The Vase @Fabcafe

As part of our project RACU (Restaurants and Ceramics Universal) we have been exhibiting ceramics at the Fabcafe, Vasant Kunj, New Delhi, India.

Handmade Ceramic Vases
JANUARY to MARCH 2019

We have curated some beautiful vases at the Fabcafe, Vasant Kunj, New Delhi, India. These are expressions in ceramic by 8 ceramists from the city of Delhi NCR. Please contact Divyam at +918527402164 if you wish to purchase the vases.

the_vases_2019

 

1. Alpana Gambhir: Celebrating love with raku.
2. Divyam Surabhi: Blue wedding vase. It’s quite an unusual method to create a pot and divide it into 2 halves. I tremendously enjoy putting the dots on this vase. The name ‘wedding’ because I am a bride to be (Dec 2019).
3. Priyanka Sharma: A vase is one of the most natural forms that emerges out of a potter’s hands on the wheel. It is also amongst the most ancient shapes that can be traced back to the oldest civilizations. Yet it is fascinating because it still offers limitless possibilities. I love to experiment with vases, not only with their shapes but also with countless ways in which I can express my freedom through glazes.
4. Rekha Bajpe Aggarwal: The inspiration is melting rocks, as if pulled out from the inner core of molten lava within. The form is very organic and the effect of melting ash gives it an eternal feel. It is fired to a high temperature. It is recommended to use this vase for dry flower arrangements only.
5. Seema Kalra: Every now and then I like to challenge myself…and this double walled vase with cutwork is the result of one such moment. As a functional art piece to be placed on your centre table by itself or for an ikebana arrangement.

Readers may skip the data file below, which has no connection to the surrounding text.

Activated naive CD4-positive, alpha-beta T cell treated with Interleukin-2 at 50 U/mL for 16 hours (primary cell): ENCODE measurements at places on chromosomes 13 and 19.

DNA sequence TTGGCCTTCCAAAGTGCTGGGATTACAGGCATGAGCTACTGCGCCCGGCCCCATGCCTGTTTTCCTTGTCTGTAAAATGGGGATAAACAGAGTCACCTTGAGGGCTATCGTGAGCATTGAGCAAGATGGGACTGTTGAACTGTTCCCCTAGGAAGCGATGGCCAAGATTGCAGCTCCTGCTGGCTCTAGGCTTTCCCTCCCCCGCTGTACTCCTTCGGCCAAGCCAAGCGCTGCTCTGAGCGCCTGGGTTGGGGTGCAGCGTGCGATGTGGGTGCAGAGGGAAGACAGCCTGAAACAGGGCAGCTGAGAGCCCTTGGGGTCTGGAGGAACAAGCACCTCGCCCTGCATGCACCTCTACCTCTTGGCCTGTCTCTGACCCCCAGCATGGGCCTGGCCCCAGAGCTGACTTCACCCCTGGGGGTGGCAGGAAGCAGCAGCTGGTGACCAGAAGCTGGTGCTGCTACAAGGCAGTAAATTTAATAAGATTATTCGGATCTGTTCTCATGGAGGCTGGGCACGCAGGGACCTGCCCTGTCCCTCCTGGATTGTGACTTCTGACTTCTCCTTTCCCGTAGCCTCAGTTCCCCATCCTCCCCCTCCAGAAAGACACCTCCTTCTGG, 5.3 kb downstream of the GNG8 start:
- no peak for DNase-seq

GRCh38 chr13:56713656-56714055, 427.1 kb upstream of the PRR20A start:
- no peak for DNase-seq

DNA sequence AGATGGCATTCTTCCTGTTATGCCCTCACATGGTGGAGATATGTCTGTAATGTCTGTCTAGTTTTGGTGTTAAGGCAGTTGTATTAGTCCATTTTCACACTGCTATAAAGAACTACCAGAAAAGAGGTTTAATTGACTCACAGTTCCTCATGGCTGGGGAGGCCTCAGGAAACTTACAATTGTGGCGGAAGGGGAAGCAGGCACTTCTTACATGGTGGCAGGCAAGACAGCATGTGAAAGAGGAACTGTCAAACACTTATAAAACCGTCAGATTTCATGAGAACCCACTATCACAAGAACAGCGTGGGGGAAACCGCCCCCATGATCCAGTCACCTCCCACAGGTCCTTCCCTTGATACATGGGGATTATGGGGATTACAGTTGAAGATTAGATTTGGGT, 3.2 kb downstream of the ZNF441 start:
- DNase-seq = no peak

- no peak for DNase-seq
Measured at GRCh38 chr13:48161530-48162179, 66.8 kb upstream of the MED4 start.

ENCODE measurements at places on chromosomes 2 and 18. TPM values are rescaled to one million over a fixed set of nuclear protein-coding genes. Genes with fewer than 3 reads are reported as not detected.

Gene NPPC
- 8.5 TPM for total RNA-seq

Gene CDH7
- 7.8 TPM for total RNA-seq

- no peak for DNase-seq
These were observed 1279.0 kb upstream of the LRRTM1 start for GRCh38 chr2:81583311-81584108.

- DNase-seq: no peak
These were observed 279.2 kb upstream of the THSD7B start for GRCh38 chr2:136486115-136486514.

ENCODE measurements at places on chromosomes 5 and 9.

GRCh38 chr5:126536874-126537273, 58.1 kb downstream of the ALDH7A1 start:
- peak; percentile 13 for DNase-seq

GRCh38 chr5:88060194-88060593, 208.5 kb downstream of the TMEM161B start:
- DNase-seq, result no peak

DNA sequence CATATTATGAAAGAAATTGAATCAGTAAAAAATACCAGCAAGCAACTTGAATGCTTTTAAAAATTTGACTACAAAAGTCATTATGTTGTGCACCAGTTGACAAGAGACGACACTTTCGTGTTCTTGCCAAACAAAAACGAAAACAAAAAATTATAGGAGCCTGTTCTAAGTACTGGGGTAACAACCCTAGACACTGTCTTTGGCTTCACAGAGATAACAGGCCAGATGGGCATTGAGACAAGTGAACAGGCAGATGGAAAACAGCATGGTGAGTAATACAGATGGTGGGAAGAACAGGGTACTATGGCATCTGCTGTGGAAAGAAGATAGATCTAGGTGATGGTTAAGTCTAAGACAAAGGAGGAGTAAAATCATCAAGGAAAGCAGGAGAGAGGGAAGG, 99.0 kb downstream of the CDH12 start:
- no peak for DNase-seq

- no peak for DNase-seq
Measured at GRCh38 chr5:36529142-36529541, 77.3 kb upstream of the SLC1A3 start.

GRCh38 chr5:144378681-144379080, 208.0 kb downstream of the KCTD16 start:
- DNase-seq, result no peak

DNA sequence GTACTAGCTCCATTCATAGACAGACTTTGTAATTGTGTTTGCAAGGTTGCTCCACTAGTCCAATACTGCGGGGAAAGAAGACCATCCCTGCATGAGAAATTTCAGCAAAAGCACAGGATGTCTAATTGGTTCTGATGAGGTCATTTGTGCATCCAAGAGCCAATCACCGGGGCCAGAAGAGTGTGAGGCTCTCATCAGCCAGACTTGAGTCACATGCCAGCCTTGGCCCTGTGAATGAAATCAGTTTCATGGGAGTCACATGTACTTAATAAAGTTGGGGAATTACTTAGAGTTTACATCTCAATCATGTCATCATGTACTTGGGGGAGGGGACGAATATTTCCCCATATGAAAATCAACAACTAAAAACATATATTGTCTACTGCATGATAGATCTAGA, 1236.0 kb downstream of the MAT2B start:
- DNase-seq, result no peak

6. Shehla Hashmi: Outer surface is engraved. Have used a white matt glaze as flowers of any colour will look alive in it.
7. Sneh Sharma: Bottle shaped vase with irregular fluting. Simple blue glaze flowing down the uneven surface.
8. Supriya Kanwar: This particular piece is wheel thrown and I have used stains and glazes. It’s a high temperature stoneware pot.

India on my plate @ Fabcafe

india-on-my-plate

AN EXHIBITION OF CERAMIC PLATTERS

July to Oct 2018

We invited 6 ceramists to create platters on the theme ‘India on my plate’.
These are being displayed at the beautiful restaurant Fabcafe in Vasant Kunj, Delhi, India. The theme was inspired by the healthy Indian food that the cafe wins awards for. A plate full of India – India on my plate. Here is what the ceramists created and have to say about them. 8 to 10 inch platters, priced between Rs3000 and Rs5000.

  1. Alpana Gambhir: The Indian art of alpana on a traditional Indian thali. That’s my India on a plate.
  1. Ambika Mehta: Warli Tribal Art. Warli art is a beautiful folk art of Maharashtra, traditionally created by the tribal women. Tribals are the Warli and Malkhar koli tribes found on the northern outskirts of Mumbai, in western India…Warli paintings are painted white on mud walls.
  1. Divyam Surabhi: The Ashoka Chakra from the flag of India is the inspiration behind this platter. Having 24 spokes representing – hope, love, courage, patience, peacefulness, kindness, goodness, supreme wisdom, justice, truthfulness… I hope each of us is blessed with these qualities.
  1. Seema Kalra: Shibori – This platter is a part of a series inspired by the craftsmanship of Indian artisans who are incorporating Japanese shibori techniques to create contemporary hand dyed fabrics.
  1. Shehla Hashmi: India has varied vegetation in amazing forms and textures which I like painting on my platters. I have used under glaze to paint the leaves. On top is a clear glaze fired to 1280 degrees.
  1. Shreya Alok Gupta: India is full of beautiful textiles with handmade designs that are block printed, woven, embroidered together. It is this intricately handmade feel that I have tried to capture on my plate with a traditional block print design which is being used to print on cottons since many centuries in India now. After all, what other material than clay can one use to keep this textile craft alive and remembered; because ceramics itself has a life of more than a thousand years. The design is called a ‘Paisley’ and to make it three dimensional on the plate, I have slip trailed it and glazed it with a traditional ash glaze.